Self-Awareness

17.06.2016 |

Episode #4 of the course Boost your emotional intelligence by Marcelle Santos

Illustration:Alberto Montt

 

Before you can understand other people, you have to understand yourself. What annoys you? What excites you? One of the simplest ways to find out is to pay attention to how you feel.

Feelings, as we saw in Episode 1, aren’t just there to cause us to act funny. Feelings are a map, and self-awareness is how we read them.

Here’s what self-awareness entails:

1. Listening to your body. Our bodies speak their own language and react differently to different emotions. Our hearts beat faster when we’re scared or excited, and our stomachs clench up when we’re stressed. Learning to pay attention to these bodily cues helps us become better at identifying our emotions.

2. Observing, not judging. As humans, we love to classify things, but labeling our emotions as good or bad stops us from understanding why they’re there. Self-awareness requires suspending judgment in favor of understanding and letting emotions run their course.

3. Identifying what pushes your buttons and why. We all have our pet peeves—situations, events, or people that trigger negative emotions within us. Identifying what they are and then discovering what unmet needs might lie behind them are key steps in better understanding our emotional reactions and ourselves. Looking at pet peeves from the perspective of needs also helps us deal with them in more proactive and productive ways.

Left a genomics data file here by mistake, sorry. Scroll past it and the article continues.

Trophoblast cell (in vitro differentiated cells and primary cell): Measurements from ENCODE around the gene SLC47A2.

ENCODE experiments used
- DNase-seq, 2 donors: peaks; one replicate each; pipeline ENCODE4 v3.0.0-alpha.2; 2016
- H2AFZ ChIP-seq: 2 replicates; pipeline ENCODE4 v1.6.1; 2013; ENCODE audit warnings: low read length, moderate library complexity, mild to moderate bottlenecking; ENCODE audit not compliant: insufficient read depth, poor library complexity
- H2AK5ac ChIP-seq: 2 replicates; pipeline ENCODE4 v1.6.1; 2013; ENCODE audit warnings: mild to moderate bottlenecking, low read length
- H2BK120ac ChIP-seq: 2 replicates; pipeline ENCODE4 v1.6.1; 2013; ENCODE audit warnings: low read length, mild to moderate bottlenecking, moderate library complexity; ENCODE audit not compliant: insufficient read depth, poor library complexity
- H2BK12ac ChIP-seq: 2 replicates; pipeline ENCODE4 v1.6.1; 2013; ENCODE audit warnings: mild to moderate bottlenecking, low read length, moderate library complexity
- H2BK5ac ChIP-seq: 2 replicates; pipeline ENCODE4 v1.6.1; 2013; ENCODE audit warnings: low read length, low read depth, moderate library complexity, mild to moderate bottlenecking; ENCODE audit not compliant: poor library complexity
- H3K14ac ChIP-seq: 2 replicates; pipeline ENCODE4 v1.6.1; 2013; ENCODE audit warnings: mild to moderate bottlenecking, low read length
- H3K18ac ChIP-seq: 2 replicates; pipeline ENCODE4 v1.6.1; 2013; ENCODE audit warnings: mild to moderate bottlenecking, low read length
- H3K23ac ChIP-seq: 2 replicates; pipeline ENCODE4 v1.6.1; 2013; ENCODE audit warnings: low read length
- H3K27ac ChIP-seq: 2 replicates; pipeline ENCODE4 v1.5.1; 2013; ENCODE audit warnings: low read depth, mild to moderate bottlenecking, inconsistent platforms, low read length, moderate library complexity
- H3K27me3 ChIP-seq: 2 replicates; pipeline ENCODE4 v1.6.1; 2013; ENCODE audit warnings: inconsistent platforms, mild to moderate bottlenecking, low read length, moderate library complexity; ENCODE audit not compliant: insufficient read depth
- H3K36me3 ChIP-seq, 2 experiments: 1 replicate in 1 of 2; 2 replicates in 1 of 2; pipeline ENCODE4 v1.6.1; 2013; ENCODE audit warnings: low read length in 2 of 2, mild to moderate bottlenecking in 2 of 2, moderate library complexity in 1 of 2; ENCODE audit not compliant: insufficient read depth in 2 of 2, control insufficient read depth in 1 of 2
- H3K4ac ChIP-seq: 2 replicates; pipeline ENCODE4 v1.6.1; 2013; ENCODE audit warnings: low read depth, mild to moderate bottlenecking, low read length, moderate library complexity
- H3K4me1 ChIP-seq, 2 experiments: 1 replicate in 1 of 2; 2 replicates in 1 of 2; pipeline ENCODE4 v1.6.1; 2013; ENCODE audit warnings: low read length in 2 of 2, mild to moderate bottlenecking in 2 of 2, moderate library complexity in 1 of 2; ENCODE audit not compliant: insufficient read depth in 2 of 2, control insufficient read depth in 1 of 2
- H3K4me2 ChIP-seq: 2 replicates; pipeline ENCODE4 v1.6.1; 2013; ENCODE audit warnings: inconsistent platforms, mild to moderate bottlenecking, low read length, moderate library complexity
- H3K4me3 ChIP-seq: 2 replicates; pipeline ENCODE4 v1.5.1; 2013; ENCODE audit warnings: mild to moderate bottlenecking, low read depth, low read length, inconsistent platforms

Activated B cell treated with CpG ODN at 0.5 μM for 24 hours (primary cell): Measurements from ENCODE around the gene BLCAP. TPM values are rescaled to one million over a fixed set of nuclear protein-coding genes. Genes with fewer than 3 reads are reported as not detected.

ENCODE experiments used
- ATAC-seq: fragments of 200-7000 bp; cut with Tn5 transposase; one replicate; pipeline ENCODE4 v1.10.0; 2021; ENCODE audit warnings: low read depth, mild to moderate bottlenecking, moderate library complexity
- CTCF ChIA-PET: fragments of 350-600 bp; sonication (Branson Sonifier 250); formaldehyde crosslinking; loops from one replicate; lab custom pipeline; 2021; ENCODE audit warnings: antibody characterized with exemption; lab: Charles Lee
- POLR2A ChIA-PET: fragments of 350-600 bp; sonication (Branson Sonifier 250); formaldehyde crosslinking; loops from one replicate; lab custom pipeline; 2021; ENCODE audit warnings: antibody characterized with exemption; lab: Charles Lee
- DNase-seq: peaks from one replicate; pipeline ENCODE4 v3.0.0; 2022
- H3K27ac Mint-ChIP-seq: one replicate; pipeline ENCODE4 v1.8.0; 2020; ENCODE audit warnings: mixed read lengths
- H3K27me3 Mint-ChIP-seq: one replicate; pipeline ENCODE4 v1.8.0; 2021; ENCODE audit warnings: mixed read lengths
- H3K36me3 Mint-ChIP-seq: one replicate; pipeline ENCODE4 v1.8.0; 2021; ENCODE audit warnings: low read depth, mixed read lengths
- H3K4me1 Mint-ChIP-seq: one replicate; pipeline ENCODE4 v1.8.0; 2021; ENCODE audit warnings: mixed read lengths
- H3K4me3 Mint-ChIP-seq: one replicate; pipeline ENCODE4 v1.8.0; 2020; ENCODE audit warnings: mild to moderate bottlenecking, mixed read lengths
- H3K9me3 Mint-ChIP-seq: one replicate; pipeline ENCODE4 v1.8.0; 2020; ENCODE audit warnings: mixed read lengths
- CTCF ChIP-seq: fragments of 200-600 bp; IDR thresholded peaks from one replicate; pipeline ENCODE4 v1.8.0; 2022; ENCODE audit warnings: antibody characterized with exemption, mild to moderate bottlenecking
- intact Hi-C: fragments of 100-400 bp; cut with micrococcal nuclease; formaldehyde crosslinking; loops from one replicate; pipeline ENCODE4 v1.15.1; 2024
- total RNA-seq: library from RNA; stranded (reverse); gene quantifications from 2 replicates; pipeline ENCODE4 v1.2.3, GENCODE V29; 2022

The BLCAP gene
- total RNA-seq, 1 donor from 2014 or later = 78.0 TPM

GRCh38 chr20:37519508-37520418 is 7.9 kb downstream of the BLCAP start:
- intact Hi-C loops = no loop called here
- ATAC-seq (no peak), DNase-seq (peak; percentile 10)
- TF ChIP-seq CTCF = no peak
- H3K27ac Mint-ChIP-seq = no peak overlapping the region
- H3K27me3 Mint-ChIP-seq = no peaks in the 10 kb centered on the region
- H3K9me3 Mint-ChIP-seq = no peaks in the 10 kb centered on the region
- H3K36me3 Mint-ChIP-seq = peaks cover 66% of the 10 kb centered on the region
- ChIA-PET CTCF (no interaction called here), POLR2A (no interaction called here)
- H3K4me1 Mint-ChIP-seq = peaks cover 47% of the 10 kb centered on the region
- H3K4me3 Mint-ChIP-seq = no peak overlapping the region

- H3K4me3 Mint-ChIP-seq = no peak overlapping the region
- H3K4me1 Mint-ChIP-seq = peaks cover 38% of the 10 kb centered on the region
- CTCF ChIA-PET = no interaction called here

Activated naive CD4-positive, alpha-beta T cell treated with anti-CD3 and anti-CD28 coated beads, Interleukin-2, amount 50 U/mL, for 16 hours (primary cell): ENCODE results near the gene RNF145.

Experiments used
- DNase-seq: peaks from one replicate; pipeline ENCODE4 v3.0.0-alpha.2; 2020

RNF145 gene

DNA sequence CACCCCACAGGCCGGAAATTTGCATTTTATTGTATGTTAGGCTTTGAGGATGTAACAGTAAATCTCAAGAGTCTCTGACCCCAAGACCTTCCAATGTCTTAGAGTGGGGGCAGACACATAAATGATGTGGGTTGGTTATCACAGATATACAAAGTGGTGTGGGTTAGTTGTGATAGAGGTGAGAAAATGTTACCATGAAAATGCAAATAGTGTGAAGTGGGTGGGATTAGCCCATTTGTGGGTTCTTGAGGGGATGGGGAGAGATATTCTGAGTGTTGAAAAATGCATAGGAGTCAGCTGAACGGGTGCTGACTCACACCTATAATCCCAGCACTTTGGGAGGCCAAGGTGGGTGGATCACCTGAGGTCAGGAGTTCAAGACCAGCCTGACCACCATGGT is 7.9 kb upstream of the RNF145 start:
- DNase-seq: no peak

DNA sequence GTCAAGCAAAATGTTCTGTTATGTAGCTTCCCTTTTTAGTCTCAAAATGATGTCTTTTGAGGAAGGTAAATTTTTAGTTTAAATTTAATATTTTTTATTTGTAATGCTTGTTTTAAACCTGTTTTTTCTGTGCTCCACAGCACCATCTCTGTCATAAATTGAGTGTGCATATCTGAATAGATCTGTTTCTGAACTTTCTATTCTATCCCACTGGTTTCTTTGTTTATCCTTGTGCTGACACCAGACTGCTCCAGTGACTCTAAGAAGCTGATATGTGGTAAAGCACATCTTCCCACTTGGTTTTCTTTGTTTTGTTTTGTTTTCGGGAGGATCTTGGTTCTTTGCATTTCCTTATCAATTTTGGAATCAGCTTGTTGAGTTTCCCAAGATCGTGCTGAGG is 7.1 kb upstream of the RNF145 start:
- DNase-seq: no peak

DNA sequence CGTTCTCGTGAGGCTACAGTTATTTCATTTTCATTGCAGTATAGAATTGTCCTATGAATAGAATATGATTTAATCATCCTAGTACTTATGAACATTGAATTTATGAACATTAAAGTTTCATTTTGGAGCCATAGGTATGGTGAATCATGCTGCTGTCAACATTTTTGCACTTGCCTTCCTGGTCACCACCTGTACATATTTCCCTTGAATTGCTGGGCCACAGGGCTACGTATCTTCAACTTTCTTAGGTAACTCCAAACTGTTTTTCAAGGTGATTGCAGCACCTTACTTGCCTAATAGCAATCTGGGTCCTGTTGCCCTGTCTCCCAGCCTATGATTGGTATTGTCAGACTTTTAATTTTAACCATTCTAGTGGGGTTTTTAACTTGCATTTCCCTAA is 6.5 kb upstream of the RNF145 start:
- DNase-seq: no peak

It can seem difficult to listen to your body, suspend judgment, and identify what pushes your buttons at first. Here are some tools that can help:

– Make a list of your likes and dislikes. Use this as inspiration.
– Pick one item from your list of dislikes. Try to figure out the source of your annoyance.
– Meditate. Here’s a free app to get you started.
– Keep a journal. Try putting out 750 words daily.

I hope you have fun getting to know yourself! In our next episode, we’ll cover self-regulation, aka the “art of self-mastery.” See you then!

 

Recommended book

“Nonviolent Communication: A Language of Life” by Marshall B. Rosenberg

 

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